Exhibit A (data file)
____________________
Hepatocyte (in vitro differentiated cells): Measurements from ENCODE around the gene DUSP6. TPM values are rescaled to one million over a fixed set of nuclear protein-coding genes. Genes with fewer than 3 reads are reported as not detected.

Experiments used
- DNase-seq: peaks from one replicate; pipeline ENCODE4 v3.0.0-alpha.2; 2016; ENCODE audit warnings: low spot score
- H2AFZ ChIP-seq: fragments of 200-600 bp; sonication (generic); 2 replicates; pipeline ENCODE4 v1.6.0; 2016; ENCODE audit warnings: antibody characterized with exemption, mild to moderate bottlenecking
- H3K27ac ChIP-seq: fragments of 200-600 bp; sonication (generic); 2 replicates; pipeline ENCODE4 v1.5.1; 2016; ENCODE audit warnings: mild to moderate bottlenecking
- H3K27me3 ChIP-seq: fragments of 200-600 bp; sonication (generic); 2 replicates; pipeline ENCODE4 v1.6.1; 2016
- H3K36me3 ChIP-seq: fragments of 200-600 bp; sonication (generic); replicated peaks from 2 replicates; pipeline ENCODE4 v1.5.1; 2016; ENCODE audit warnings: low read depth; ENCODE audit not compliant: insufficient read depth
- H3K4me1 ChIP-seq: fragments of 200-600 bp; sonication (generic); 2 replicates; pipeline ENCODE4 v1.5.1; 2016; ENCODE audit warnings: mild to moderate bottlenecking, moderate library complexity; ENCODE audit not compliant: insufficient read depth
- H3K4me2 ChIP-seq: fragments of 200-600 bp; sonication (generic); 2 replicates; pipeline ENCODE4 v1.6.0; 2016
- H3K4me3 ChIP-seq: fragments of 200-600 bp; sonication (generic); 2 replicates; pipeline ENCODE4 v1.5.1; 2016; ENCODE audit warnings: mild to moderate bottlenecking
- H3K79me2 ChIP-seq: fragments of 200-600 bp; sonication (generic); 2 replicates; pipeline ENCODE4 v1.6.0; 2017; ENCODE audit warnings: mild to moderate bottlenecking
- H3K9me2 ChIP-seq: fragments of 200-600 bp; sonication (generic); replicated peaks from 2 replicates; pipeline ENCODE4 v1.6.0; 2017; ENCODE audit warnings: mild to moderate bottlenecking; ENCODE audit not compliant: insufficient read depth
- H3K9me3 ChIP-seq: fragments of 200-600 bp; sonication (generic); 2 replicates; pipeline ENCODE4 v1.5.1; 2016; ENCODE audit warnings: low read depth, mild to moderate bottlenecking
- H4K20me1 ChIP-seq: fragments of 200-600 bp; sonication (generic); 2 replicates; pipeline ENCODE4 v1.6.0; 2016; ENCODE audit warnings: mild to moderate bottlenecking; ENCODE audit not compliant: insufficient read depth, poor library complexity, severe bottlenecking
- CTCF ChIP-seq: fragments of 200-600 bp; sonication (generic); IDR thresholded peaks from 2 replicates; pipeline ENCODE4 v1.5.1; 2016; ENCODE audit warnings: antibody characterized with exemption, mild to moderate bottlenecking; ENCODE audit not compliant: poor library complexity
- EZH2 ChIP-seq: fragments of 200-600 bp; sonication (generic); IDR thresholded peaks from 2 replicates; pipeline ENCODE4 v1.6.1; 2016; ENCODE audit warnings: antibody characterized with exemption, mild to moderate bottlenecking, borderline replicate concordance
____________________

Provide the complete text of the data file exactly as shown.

Hepatocyte (in vitro differentiated cells): Measurements from ENCODE around the gene DUSP6. TPM values are rescaled to one million over a fixed set of nuclear protein-coding genes. Genes with fewer than 3 reads are reported as not detected.

Experiments used
- DNase-seq: peaks from one replicate; pipeline ENCODE4 v3.0.0-alpha.2; 2016; ENCODE audit warnings: low spot score
- H2AFZ ChIP-seq: fragments of 200-600 bp; sonication (generic); 2 replicates; pipeline ENCODE4 v1.6.0; 2016; ENCODE audit warnings: antibody characterized with exemption, mild to moderate bottlenecking
- H3K27ac ChIP-seq: fragments of 200-600 bp; sonication (generic); 2 replicates; pipeline ENCODE4 v1.5.1; 2016; ENCODE audit warnings: mild to moderate bottlenecking
- H3K27me3 ChIP-seq: fragments of 200-600 bp; sonication (generic); 2 replicates; pipeline ENCODE4 v1.6.1; 2016
- H3K36me3 ChIP-seq: fragments of 200-600 bp; sonication (generic); replicated peaks from 2 replicates; pipeline ENCODE4 v1.5.1; 2016; ENCODE audit warnings: low read depth; ENCODE audit not compliant: insufficient read depth
- H3K4me1 ChIP-seq: fragments of 200-600 bp; sonication (generic); 2 replicates; pipeline ENCODE4 v1.5.1; 2016; ENCODE audit warnings: mild to moderate bottlenecking, moderate library complexity; ENCODE audit not compliant: insufficient read depth
- H3K4me2 ChIP-seq: fragments of 200-600 bp; sonication (generic); 2 replicates; pipeline ENCODE4 v1.6.0; 2016
- H3K4me3 ChIP-seq: fragments of 200-600 bp; sonication (generic); 2 replicates; pipeline ENCODE4 v1.5.1; 2016; ENCODE audit warnings: mild to moderate bottlenecking
- H3K79me2 ChIP-seq: fragments of 200-600 bp; sonication (generic); 2 replicates; pipeline ENCODE4 v1.6.0; 2017; ENCODE audit warnings: mild to moderate bottlenecking
- H3K9me2 ChIP-seq: fragments of 200-600 bp; sonication (generic); replicated peaks from 2 replicates; pipeline ENCODE4 v1.6.0; 2017; ENCODE audit warnings: mild to moderate bottlenecking; ENCODE audit not compliant: insufficient read depth
- H3K9me3 ChIP-seq: fragments of 200-600 bp; sonication (generic); 2 replicates; pipeline ENCODE4 v1.5.1; 2016; ENCODE audit warnings: low read depth, mild to moderate bottlenecking
- H4K20me1 ChIP-seq: fragments of 200-600 bp; sonication (generic); 2 replicates; pipeline ENCODE4 v1.6.0; 2016; ENCODE audit warnings: mild to moderate bottlenecking; ENCODE audit not compliant: insufficient read depth, poor library complexity, severe bottlenecking
- CTCF ChIP-seq: fragments of 200-600 bp; sonication (generic); IDR thresholded peaks from 2 replicates; pipeline ENCODE4 v1.5.1; 2016; ENCODE audit warnings: antibody characterized with exemption, mild to moderate bottlenecking; ENCODE audit not compliant: poor library complexity
- EZH2 ChIP-seq: fragments of 200-600 bp; sonication (generic); IDR thresholded peaks from 2 replicates; pipeline ENCODE4 v1.6.1; 2016; ENCODE audit warnings: antibody characterized with exemption, mild to moderate bottlenecking, borderline replicate concordance